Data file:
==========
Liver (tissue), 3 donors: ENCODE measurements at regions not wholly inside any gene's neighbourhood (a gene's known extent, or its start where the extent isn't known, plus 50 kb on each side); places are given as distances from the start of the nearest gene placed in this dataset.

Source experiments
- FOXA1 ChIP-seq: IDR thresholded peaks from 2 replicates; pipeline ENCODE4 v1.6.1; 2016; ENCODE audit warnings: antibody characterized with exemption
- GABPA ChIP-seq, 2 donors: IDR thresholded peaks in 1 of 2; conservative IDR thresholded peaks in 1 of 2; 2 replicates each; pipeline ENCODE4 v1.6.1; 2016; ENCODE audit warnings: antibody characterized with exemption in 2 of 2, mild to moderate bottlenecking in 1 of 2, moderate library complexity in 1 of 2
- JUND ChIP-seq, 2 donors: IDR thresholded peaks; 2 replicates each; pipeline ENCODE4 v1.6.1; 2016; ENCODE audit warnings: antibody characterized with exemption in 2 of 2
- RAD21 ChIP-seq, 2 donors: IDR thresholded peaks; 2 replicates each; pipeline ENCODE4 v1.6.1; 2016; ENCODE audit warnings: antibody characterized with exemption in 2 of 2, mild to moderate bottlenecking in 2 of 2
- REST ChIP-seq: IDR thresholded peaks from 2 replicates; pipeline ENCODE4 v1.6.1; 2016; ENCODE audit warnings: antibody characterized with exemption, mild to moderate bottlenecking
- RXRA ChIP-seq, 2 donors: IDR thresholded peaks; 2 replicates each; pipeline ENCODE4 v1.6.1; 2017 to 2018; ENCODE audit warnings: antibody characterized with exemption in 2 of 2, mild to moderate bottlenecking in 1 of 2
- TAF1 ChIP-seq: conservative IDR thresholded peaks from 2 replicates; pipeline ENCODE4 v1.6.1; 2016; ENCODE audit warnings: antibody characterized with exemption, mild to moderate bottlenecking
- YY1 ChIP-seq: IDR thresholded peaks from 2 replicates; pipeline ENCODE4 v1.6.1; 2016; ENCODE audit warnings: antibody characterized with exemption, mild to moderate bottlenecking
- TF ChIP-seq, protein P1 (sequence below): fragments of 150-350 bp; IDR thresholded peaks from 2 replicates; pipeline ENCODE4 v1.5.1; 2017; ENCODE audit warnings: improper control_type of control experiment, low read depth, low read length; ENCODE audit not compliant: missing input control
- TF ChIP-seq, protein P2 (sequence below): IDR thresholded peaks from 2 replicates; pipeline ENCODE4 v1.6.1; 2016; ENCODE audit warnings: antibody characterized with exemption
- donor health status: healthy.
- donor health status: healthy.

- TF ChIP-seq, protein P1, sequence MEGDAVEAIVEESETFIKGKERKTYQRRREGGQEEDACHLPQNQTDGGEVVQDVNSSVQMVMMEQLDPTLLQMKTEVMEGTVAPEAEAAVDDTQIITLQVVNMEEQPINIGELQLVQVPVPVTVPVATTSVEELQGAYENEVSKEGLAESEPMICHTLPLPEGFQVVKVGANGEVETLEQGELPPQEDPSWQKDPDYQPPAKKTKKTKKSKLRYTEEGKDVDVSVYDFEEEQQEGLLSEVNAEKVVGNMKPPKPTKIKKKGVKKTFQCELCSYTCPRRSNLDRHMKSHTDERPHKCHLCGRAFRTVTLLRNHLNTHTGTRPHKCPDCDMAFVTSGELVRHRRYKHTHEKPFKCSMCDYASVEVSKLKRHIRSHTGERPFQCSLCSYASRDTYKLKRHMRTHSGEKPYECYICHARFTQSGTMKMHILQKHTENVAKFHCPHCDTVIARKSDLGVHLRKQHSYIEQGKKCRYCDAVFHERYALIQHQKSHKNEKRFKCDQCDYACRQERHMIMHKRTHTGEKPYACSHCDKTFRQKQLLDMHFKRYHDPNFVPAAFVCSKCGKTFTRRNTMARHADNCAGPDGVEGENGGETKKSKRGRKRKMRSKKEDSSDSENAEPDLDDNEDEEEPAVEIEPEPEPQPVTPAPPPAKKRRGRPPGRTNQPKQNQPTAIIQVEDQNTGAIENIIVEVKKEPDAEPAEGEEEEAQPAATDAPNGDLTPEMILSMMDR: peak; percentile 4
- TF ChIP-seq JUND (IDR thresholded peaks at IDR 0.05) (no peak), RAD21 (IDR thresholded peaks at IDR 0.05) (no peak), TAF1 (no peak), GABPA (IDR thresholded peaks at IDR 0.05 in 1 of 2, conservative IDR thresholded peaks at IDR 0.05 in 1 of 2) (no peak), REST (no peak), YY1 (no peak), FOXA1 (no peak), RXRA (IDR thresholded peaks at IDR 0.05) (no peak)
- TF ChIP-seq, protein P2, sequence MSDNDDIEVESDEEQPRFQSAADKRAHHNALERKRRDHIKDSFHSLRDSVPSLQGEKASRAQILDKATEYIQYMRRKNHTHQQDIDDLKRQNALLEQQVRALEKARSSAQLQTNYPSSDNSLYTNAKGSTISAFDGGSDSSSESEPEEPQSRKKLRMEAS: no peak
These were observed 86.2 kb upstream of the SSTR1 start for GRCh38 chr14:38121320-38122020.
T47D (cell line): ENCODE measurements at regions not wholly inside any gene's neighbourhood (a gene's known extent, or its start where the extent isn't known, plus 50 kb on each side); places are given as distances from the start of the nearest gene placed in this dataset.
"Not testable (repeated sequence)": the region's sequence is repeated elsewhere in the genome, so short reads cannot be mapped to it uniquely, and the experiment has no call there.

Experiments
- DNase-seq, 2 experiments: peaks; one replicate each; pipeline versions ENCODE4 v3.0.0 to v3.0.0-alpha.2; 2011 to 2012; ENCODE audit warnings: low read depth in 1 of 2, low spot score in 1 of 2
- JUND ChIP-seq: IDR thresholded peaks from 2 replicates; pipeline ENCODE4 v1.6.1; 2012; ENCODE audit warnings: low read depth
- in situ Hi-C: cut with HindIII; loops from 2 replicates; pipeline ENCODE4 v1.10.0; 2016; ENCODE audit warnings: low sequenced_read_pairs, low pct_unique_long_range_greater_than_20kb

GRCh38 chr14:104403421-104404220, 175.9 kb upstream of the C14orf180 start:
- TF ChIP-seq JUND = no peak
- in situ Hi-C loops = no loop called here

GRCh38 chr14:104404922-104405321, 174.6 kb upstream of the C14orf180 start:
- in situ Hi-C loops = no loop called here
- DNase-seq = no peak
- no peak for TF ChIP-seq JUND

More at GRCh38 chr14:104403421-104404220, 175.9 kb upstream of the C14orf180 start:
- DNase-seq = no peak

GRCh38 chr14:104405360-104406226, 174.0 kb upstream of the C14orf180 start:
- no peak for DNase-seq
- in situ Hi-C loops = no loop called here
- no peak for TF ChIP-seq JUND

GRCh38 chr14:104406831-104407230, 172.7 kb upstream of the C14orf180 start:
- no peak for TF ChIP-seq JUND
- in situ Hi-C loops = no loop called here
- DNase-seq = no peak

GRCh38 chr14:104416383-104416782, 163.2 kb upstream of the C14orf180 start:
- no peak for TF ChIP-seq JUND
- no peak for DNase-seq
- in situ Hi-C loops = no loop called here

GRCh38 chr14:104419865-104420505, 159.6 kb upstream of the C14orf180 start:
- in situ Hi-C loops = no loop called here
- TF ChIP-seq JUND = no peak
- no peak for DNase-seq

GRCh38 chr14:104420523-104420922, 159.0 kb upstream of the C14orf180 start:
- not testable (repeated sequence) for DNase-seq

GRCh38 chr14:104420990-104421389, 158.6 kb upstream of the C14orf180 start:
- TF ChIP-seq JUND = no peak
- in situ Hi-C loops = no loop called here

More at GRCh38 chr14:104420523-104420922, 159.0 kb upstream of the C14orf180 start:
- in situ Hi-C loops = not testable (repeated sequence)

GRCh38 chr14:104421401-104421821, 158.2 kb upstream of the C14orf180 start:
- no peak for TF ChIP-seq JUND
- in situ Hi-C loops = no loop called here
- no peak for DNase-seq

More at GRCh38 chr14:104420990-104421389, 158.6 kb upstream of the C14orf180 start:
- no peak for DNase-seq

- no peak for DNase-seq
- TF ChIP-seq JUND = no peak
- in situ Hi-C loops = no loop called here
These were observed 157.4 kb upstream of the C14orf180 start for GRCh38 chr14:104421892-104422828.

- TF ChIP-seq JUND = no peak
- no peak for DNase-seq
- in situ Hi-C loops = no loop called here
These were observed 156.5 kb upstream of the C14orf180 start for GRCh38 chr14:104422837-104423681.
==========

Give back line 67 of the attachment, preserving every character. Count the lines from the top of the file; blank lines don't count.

- TF ChIP-seq JUND = no peak